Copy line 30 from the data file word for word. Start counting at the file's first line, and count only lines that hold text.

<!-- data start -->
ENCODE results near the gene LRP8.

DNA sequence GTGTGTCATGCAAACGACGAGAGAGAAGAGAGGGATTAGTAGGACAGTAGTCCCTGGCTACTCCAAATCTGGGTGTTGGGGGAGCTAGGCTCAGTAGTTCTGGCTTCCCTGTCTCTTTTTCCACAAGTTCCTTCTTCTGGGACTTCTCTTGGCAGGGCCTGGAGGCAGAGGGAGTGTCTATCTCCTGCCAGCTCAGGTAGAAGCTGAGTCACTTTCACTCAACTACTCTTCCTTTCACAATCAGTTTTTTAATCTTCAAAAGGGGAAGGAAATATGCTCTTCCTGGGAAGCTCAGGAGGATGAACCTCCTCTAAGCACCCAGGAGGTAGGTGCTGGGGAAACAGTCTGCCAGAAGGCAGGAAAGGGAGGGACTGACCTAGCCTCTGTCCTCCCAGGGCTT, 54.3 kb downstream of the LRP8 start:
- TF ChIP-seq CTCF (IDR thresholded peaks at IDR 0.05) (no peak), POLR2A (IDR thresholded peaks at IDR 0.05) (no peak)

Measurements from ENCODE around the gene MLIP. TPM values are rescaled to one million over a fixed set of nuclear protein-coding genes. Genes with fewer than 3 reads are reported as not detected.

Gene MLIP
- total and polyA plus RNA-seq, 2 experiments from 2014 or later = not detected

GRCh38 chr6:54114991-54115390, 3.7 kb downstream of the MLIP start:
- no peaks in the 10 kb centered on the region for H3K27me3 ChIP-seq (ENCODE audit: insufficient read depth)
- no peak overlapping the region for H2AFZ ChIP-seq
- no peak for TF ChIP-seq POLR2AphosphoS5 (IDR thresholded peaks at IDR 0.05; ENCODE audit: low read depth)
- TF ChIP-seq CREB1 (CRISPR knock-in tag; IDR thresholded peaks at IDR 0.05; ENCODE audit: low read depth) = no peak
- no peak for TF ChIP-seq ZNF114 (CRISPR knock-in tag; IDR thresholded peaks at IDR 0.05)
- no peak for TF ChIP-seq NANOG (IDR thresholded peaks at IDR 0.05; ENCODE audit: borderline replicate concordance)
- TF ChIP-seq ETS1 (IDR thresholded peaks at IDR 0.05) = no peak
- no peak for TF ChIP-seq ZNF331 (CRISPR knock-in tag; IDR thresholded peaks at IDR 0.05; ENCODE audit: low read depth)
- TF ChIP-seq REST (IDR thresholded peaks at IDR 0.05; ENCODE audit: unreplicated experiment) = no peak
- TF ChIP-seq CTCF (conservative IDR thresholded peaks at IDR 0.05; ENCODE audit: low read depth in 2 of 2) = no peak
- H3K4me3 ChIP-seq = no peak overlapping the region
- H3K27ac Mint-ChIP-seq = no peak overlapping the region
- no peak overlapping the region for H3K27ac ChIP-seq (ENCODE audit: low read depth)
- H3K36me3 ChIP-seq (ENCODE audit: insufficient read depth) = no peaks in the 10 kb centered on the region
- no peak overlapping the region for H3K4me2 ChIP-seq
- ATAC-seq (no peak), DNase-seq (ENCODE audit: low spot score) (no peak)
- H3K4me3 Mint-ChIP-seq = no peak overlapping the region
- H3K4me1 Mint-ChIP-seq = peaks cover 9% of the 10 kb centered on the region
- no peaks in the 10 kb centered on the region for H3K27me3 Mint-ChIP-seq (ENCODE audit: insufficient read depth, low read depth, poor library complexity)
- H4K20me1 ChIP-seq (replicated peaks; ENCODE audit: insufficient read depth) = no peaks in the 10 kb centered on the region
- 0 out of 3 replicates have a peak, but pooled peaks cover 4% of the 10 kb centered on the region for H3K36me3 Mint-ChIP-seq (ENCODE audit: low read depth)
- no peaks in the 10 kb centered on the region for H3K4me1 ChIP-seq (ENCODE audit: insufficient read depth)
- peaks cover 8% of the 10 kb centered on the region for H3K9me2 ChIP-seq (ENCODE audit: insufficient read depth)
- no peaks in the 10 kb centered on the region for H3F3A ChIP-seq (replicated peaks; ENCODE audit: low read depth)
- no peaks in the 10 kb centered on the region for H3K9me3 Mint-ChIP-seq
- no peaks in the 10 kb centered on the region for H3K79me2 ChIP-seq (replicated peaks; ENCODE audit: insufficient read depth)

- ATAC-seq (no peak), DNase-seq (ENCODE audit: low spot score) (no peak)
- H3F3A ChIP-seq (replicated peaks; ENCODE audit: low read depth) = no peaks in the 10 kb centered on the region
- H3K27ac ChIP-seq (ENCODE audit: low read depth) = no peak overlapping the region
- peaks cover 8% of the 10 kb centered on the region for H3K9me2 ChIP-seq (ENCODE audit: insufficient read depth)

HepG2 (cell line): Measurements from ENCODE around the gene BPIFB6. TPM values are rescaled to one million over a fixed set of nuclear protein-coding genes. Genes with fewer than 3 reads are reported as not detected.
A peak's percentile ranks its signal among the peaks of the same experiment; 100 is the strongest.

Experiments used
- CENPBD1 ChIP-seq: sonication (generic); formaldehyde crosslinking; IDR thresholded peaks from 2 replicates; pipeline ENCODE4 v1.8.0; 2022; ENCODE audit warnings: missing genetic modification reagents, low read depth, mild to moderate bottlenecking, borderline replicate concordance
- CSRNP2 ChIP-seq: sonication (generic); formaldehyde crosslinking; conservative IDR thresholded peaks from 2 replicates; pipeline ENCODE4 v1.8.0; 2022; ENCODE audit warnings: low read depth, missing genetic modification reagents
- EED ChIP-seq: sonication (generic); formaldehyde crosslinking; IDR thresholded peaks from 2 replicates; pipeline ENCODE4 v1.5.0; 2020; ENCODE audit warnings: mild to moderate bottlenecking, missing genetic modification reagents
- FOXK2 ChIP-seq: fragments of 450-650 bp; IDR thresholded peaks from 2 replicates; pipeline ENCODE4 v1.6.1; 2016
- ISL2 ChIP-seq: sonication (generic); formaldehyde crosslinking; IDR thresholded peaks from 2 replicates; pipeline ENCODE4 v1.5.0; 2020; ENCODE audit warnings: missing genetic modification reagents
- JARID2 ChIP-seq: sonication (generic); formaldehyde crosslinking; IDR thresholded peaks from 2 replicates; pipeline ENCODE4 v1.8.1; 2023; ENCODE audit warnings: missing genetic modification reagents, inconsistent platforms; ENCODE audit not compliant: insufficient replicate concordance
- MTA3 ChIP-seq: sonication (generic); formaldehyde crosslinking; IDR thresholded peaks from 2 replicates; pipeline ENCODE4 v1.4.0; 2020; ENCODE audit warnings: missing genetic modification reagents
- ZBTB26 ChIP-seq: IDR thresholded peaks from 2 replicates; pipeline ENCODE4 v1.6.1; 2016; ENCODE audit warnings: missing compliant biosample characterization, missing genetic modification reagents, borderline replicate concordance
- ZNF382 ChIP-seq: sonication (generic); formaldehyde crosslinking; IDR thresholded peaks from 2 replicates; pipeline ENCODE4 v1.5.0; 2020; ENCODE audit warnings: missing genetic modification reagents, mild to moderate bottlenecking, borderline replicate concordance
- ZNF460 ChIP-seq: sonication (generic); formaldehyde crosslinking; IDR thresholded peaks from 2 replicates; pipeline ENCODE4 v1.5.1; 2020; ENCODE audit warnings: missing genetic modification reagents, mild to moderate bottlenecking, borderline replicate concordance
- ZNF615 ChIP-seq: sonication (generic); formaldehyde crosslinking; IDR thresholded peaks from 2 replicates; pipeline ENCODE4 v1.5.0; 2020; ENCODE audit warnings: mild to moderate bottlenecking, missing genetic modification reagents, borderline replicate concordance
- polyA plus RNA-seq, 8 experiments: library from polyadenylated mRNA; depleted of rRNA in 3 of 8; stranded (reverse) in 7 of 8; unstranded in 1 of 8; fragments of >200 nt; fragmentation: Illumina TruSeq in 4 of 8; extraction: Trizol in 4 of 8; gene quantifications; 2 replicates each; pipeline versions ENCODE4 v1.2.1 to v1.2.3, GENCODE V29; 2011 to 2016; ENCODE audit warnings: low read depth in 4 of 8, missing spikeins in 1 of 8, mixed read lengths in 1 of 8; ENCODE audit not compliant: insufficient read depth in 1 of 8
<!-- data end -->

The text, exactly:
- peaks cover 8% of the 10 kb centered on the region for H3K9me2 ChIP-seq (ENCODE audit: insufficient read depth)